How many homes? The new Standard Method

How many homes? The new Standard Method

Standard method figures below have now been superseded
Click here for most up-to-date figures

The new 2020 Standard Method for Local Housing Need

The introduction of a standard method for assessing housing needs for planning purposes (first consulted on in 2017, then adopted in 2018) intended to shift time, resources and debate at examination away from the ‘numbers’ question and towards the ‘how’ and ‘where’ of building new homes. This method – which equated to a figure of around 266K per annum when launched – was based on the 2014-based Household Projections plus an uplift for affordability, subject to a ‘cap’.

In August 2020, the Government consulted on a proposed new Standard Method, which had a greater focus on affordability, the results of which were to boost the national figure to 337K, with most of the increases in the areas where the gap between house prices and incomes was greatest. This unleashed a political and media storm that led to the proposal being dubbed ‘the mutant algorithm’, and the Government indicated that it would be reviewing its draft proposals.

On 16th December 2020, the Government launched its solution: scrap its August proposals, revert back to the method it introduced in 2018, but with a modification to top up the number in the 20 largest cities and urban areas by 35%, reflecting Government objectives to, inter alia, drive housing into existing urban areas and encourage brownfield development.

You can read more about our thoughts on the changes – plus a regional analysis - in our blog here.

The Government helpfully published a spreadsheet containing the indicative figures from the new method on 16th December. To aid interpretation, Lichfields has reviewed these figures, addressed a small number of anomalies, and compiled into tables grouped by sub-regions and with additional data to enable comparison of the new figures with current local plans, recent rates of housing delivery, the original method and the ‘mutant algorithm’.

The figures from the Standard Method are minimum estimates of local housing need and are not binding housing requirements. Plan makers may set housing requirements greater than the Standard Method or provide for less housing, subject to the provisions of the NPPF. The White Paper – Planning for the Future – put forward proposals for Government to set binding housing requirement figures for individual local plans that would take into account supply, policy and environmental factors, but these provisions do not yet exist, and are unlikely to do so for some time.

For information on how we have calculated the figures, please click here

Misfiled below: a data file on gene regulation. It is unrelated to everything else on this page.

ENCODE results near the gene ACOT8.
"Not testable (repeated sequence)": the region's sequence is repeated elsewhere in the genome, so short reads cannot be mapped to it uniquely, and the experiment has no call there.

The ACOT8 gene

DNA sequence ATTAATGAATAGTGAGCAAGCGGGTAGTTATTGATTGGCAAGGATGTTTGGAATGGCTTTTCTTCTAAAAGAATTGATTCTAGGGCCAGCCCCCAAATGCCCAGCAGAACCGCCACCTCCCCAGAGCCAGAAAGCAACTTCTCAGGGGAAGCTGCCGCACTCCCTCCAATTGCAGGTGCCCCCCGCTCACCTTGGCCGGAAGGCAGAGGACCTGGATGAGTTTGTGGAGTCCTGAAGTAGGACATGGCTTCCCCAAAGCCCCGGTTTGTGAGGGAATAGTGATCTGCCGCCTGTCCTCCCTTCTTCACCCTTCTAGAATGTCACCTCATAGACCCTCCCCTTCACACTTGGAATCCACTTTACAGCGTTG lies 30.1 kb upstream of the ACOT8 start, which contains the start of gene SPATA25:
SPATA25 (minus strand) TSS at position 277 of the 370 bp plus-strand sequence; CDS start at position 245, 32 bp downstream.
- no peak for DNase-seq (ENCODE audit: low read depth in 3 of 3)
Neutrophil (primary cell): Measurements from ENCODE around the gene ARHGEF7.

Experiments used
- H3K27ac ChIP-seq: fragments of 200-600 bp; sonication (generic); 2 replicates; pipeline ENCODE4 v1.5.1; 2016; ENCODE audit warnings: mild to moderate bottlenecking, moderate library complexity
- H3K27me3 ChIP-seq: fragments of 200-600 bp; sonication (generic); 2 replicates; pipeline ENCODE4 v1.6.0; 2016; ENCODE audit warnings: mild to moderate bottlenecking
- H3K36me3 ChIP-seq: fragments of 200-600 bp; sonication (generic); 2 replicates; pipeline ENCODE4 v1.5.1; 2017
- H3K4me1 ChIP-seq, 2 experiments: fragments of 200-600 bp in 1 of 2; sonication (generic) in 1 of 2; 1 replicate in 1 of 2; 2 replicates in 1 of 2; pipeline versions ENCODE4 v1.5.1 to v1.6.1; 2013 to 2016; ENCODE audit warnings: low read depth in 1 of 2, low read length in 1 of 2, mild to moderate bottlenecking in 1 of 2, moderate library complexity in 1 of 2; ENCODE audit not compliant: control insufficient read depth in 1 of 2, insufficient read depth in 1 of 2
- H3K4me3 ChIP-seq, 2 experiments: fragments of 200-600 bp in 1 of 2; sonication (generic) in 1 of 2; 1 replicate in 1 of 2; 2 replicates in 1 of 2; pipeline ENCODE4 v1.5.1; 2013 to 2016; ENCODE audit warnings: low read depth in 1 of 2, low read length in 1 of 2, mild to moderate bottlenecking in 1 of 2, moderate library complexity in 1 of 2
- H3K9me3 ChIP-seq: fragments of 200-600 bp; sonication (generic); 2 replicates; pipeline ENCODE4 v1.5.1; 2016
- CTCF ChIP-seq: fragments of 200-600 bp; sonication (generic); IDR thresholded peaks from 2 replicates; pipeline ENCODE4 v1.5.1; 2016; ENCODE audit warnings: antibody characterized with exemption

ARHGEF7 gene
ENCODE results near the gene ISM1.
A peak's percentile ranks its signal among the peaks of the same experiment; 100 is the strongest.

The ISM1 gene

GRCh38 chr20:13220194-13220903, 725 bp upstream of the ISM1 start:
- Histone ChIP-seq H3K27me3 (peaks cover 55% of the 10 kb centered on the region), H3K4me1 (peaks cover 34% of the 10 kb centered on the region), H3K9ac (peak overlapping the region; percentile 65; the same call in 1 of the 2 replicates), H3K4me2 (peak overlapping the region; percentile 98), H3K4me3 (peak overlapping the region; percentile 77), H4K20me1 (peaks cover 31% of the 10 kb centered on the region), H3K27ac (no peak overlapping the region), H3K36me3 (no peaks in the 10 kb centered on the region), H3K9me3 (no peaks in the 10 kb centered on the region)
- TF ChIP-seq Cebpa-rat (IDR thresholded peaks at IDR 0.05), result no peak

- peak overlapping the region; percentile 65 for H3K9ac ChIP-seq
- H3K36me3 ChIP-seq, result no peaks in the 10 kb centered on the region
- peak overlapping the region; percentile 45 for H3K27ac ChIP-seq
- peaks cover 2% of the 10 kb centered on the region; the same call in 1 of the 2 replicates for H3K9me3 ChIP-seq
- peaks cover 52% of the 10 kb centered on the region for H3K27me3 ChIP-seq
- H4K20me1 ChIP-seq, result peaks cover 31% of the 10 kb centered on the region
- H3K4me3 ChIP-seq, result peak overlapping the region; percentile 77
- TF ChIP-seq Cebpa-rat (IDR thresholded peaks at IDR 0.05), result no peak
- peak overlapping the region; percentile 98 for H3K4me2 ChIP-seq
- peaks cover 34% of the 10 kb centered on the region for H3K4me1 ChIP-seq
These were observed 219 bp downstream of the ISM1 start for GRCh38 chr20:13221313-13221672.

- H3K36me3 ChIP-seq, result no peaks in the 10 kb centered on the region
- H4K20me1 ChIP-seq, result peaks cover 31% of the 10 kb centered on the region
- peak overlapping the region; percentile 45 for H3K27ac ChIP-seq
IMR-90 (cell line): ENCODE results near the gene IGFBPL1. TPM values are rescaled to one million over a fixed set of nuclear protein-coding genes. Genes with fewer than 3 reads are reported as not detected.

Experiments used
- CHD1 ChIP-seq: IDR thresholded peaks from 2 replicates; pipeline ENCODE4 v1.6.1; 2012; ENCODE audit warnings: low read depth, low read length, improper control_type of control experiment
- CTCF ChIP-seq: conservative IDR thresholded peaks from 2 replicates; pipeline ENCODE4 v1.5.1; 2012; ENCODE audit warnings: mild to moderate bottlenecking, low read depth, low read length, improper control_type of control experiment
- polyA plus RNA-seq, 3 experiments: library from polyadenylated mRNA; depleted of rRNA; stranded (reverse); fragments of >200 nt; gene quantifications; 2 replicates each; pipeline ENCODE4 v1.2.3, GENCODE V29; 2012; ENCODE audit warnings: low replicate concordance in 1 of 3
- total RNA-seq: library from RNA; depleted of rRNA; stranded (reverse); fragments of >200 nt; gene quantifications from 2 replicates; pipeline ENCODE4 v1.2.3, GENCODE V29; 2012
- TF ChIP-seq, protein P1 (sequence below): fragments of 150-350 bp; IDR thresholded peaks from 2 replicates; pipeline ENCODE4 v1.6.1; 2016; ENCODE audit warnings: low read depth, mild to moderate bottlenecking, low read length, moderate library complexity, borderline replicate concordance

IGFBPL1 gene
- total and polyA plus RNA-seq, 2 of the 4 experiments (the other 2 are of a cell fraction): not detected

Birmingham and Coventry 


Bristol, Gloucestershire, Wiltshire and Somerset


Cheshire, Greater Manchester and Merseyside


Cornwall, Devon and Dorset


Cumbria and Lancashire


East Anglia - Central and North




Hertfordshire and Essex





Leicestershire and Northamptonshire


Lincolnshire and Peterborough




Nottinghamshire and Derbyshire


North East



*Surrey Heath has been included as part of Hampshire rather than Surrey as the Council identifies itself as being in a Housing Market Area with Rushmoor and Hart (both in Hampshire).




Thames Valley


West Midlands (outside Birmingham and Coventry)


Yorkshire and The Humber


Current local plan requirements based on data collected by Lichfields using MHCLG Local Plan progress tracker. Recent delivery – average net additional dwellings for 2017/18, 2018/19 and 2019/20 by local authority calculated by Lichfields using MHCLG Live Table 122. Standard method (2017) and Standard method (2020, with urban uplift) – calculated by Lichfields using ONS 2014-based Household Projections (2020-30), ONS Median Workplace-based affordability ratio (2019) and local plans data. Figures cross-checked with MHCLG data published here. 35% uplift applied to urban areas listed in PPG para ID: 2a-004-20201216 Step 4. ‘Mutant algorithm’ figures calculated based on methodology proposed in ‘Changes to the current planning system August 2020’ here.

Disclaimer: This publication has been written in general terms and cannot be relied on to cover specific situations. We recommend that you obtain professional advice before acting or refraining from acting on any of the contents of this publication. Lichfields accepts no duty of care or liability for any loss occasioned to any person acting or refraining from acting as a result of any material in this publication. Lichfields is the trading name of Nathaniel Lichfield & Partners Limited. Registered in England, no.2778116